Take the 2-minute tour ×
Stack Overflow is a question and answer site for professional and enthusiast programmers. It's 100% free, no registration required.

I'm using Ninject (3.0) in my ASP.Net MVC3 project. At some point of request handling I want to execute some tasks.

I'm using session-per-request pattern but don't want these tasks to share the same Session as current Request has. So, I thought, ChildKernels could help me with this issue. I was going to create another binding for ISession in child kernel, but started with that:

var child = new Ninject.Extensions.ChildKernel.ChildKernel(NinjectMVC3.Kernel);

If I execute the code like that during request I get Error loading Ninject component ICache exception at the end of my request (not at .Dispose() call). If I remove child.Dispose() everything is fine.

So, am I choosing the right way to go with ChildKernel? Is it safe to use the child kernels without explicitly disposing them? Why Ninject throws at the request end if I dispose the child kernel?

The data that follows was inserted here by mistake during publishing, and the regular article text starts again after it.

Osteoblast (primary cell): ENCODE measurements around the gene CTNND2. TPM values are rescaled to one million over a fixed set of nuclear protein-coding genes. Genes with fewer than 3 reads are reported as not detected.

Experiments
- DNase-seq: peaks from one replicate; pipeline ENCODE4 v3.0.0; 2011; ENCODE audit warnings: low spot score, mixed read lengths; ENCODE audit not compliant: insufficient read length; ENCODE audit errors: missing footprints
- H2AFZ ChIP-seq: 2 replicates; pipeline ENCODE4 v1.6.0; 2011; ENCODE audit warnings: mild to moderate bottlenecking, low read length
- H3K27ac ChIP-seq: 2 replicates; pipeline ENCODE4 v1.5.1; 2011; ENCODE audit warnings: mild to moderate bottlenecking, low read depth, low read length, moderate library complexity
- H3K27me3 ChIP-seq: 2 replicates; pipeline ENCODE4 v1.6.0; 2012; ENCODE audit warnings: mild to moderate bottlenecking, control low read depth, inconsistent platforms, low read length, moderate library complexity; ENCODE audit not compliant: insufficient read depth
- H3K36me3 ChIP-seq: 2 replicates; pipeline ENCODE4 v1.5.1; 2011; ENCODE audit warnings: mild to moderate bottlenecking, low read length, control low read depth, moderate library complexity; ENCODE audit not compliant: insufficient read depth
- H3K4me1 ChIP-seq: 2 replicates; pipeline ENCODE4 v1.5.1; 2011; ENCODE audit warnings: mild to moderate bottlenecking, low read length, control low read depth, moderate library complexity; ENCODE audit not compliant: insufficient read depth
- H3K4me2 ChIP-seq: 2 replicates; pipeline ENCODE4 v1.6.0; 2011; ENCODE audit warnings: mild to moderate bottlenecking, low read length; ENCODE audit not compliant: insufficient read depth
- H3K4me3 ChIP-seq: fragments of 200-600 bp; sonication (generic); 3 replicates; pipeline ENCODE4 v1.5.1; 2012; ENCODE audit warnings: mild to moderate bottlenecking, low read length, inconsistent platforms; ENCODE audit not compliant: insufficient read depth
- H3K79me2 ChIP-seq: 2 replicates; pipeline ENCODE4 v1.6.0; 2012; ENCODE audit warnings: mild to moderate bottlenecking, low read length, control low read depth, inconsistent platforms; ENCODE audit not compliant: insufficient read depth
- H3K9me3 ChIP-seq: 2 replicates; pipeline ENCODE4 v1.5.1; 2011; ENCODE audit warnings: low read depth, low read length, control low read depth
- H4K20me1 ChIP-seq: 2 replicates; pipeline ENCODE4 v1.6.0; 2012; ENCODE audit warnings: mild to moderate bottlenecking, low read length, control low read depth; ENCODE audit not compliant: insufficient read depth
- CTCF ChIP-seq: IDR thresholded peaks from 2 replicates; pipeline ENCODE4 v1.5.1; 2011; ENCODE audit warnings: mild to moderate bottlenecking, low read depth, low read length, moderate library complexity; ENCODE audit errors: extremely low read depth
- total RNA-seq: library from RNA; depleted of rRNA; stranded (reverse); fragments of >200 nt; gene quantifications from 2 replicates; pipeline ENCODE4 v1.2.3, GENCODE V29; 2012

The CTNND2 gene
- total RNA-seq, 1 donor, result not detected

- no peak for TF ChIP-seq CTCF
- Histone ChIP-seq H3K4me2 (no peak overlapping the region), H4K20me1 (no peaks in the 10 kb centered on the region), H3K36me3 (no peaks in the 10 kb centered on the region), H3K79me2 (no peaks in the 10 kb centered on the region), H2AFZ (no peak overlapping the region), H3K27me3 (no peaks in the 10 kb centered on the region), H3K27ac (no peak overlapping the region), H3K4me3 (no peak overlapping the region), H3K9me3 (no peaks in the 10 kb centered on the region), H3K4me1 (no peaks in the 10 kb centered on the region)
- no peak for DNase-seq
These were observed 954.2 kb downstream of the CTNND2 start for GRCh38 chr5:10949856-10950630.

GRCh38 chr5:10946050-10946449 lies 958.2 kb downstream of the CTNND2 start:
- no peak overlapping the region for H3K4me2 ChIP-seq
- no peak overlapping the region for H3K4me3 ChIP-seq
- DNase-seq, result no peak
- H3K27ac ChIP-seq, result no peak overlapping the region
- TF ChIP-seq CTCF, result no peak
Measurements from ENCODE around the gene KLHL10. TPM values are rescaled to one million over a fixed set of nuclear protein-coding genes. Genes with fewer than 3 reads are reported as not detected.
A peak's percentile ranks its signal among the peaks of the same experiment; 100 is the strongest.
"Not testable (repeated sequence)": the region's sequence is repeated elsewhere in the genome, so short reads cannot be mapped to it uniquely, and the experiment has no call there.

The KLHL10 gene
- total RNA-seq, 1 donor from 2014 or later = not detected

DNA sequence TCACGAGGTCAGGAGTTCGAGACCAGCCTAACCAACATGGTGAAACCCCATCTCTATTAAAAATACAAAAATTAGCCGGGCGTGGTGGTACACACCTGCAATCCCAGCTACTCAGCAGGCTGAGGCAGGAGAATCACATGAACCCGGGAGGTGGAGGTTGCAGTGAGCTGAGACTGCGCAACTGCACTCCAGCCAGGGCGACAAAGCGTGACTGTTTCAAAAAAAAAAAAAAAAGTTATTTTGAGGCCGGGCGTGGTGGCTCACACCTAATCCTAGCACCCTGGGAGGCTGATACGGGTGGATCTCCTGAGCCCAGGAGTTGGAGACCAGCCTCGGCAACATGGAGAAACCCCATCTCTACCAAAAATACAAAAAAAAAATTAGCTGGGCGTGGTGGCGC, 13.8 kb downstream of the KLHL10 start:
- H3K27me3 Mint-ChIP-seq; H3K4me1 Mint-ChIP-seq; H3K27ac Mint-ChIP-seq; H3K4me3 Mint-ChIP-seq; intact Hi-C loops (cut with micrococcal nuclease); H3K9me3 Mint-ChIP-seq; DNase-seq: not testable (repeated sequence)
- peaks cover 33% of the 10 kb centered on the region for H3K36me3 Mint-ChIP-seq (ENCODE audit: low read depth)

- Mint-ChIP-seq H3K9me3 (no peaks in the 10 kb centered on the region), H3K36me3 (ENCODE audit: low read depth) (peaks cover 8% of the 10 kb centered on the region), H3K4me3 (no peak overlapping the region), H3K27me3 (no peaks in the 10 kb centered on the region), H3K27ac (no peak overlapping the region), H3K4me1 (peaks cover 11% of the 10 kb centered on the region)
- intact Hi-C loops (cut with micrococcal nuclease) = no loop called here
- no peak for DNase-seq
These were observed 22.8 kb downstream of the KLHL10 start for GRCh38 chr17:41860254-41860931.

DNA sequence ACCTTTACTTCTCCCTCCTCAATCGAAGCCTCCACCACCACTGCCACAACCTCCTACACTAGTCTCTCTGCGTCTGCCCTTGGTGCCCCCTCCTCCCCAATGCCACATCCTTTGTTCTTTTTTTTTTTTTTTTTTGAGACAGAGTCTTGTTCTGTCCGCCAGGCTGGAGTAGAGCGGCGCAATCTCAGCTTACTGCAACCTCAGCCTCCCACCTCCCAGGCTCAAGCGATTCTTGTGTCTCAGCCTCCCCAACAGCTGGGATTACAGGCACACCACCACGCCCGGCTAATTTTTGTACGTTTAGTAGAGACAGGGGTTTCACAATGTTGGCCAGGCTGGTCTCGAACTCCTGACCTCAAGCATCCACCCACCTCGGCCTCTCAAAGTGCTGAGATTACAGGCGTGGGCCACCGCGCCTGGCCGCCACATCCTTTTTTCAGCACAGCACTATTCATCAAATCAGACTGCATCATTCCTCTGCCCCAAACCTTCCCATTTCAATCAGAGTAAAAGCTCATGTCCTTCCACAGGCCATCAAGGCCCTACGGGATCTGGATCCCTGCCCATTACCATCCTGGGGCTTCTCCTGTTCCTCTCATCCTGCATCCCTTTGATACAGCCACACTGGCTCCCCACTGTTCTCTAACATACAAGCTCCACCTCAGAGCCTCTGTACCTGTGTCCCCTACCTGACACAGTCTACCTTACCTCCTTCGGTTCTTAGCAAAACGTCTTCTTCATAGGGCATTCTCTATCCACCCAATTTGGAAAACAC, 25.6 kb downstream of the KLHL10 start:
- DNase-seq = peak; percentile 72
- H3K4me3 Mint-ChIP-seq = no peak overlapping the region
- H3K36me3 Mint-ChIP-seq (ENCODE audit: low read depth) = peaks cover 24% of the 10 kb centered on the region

share|improve this question

1 Answer 1

up vote 3 down vote accepted

The exception is thrown because you load all the modules from the extensions into the child kernel. Creating the kernel with LoadExtensions=false would fix that problem. But this is not the solution in your case.

The intention of the ChildKernel isn't really for different scoping. You would need to register everything for the tasks on that child kernel. Just the session won't be enough. Adding just a conditional binding for the session is far the better option.

share|improve this answer
Thanks, I was just used to ChildContainer in Unity, so I thought about using ChildKernel the same way :) At the moment ChildContainer feels a little bit more transparent for me, I'll try to get used with conditional bindings :) –  Shaddix Jun 10 '12 at 16:46

Your Answer


By posting your answer, you agree to the privacy policy and terms of service.

Not the answer you're looking for? Browse other questions tagged or ask your own question.